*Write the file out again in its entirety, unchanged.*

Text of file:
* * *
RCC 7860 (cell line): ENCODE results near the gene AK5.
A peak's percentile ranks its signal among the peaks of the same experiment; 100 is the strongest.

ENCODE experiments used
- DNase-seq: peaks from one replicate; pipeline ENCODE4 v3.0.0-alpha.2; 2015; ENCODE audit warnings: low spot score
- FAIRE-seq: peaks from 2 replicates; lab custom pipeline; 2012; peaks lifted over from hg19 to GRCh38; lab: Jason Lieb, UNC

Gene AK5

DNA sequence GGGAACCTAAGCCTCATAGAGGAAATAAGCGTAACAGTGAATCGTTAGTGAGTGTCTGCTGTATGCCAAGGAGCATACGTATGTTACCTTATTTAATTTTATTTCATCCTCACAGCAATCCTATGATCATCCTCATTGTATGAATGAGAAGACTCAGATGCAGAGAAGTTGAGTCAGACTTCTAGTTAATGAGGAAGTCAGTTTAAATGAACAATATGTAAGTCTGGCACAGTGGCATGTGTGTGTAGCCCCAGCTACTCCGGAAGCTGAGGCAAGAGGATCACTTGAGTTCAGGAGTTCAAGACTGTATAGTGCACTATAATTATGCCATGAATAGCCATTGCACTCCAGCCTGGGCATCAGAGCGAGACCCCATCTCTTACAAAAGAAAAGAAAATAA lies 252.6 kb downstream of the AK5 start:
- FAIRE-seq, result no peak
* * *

RCC 7860 (cell line): ENCODE results near the gene AK5.
A peak's percentile ranks its signal among the peaks of the same experiment; 100 is the strongest.

ENCODE experiments used
- DNase-seq: peaks from one replicate; pipeline ENCODE4 v3.0.0-alpha.2; 2015; ENCODE audit warnings: low spot score
- FAIRE-seq: peaks from 2 replicates; lab custom pipeline; 2012; peaks lifted over from hg19 to GRCh38; lab: Jason Lieb, UNC

Gene AK5

DNA sequence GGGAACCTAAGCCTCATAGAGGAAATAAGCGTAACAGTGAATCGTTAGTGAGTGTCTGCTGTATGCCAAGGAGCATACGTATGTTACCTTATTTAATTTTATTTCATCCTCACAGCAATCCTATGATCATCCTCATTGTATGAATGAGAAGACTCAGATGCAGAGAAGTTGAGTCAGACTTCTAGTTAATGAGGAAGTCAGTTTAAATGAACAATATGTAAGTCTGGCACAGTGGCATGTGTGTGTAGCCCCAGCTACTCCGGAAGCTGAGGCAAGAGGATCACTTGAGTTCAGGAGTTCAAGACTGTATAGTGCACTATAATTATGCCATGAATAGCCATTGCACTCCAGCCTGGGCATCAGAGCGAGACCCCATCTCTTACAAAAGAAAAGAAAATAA lies 252.6 kb downstream of the AK5 start:
- FAIRE-seq, result no peak